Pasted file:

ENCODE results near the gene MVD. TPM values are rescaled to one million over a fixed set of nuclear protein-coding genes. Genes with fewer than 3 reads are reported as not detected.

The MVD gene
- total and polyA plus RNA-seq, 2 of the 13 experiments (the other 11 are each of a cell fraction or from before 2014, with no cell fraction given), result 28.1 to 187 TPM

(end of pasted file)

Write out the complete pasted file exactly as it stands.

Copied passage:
ENCODE results near the gene MVD. TPM values are rescaled to one million over a fixed set of nuclear protein-coding genes. Genes with fewer than 3 reads are reported as not detected.

The MVD gene
- total and polyA plus RNA-seq, 2 of the 13 experiments (the other 11 are each of a cell fraction or from before 2014, with no cell fraction given), result 28.1 to 187 TPM